The construction of the new Sh43 billion Nairobi-Mombasa petroleum pipeline has run into strong headwinds, raising fears of potential losses to the taxpayer through cost inflation.
Concern over the project’s health has risen in recent months as it became clear that work has fallen way behind schedule, closing January at 35.73 per cent against the set target of 98 per cent.
Official documents show that construction work should have closed on February 9, but KPC said the contractor has been granted an extension and is now working with a September 30 deadline.
Kenya Pipeline Company (KPC) spokesman Jason Nyantino blamed the missed deadlines on protracted legal battles by firms that lost bids for the contract and delays in securing the National Construction Authority waiver.
“Delays were also occasioned by long discussions with vendors to complete order placement and final construction drawings as well as delivery of long lead items due to the manufacturer’s production schedules,” Mr Nyantino said.
A consortium led by Lebanon’s Zakhem was on July 1, 2014 awarded the contract to build the new 20-inch multi-product pipeline to replace the existing one, which was constructed by the same company in 1978.
KPC set August 11, 2014 as the commencement date for the project – popularly known as “Line 1 replacement” with a construction period of 18 months with the assistance of Shengli Engineering and Consulting Company of China.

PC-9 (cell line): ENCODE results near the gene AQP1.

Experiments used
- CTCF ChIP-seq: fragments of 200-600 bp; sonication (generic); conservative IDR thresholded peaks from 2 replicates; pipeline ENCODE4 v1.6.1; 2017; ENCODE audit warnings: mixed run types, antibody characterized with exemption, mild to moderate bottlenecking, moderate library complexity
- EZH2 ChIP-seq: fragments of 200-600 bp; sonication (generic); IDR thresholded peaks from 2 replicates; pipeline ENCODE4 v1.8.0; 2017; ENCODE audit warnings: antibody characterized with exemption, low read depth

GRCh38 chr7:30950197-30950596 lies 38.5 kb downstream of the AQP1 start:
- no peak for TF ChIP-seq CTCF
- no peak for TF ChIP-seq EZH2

The project’s scope also included construction of four new mainline pumps in Changamwe, Maungu, Mtito Andei and Sultan Hamud and two booster pumps in Kipevu. Zakhem was also expected to upgrade KPC’s fire fighting system at the Jomo Kenyatta International Airport and at the Nairobi terminal.
Execution of the project buy accutane with paypal has, however, fallen off the set timelines, triggering concern over potential cost inflation.
“From the foregoing, the project clearly missed milestones and key deliverables which are characteristic of distressed projects. After analysing the situation, KPC saw the need for change of strategy in order to critically monitor and improve on performance of the contractor and progress to ensure it is completed by September 30, 2016,” KPC said as it announced plans to hire a new contractor to monitor and audit the work.
“One of the strategies KPC has taken is to engage an independent project management company (PMC) to strengthen the engineer’s project management office by offering advice to the engineer and the employer,” KPC said. Mr Nyantino said the contract signed with Zakheim provided for management of the project by an independent firm appointment by KPC.
KPC said its decision to hire a project manager was meant to recover lost time and put back on track a government-backed plan to stabilise supply and pricing of petroleum products in the domestic market.
The bigger and more reliable pipeline connecting the port of Mombasa and the capital Nairobi, which accounts for up to 60 per of the country’s petroleum consumption, is key to achieving that goal.
KPC last Thursday kicked-off the search for an independent firm to manage and conduct a forensic audit of the distressed project – giving the first public signal yet that all was not well.
The audit will also assess the performance of the contractor and prepare progress reports, including monitoring adverse delays in payment as they relate to project milestones for prompt action.
Credit: Business Daily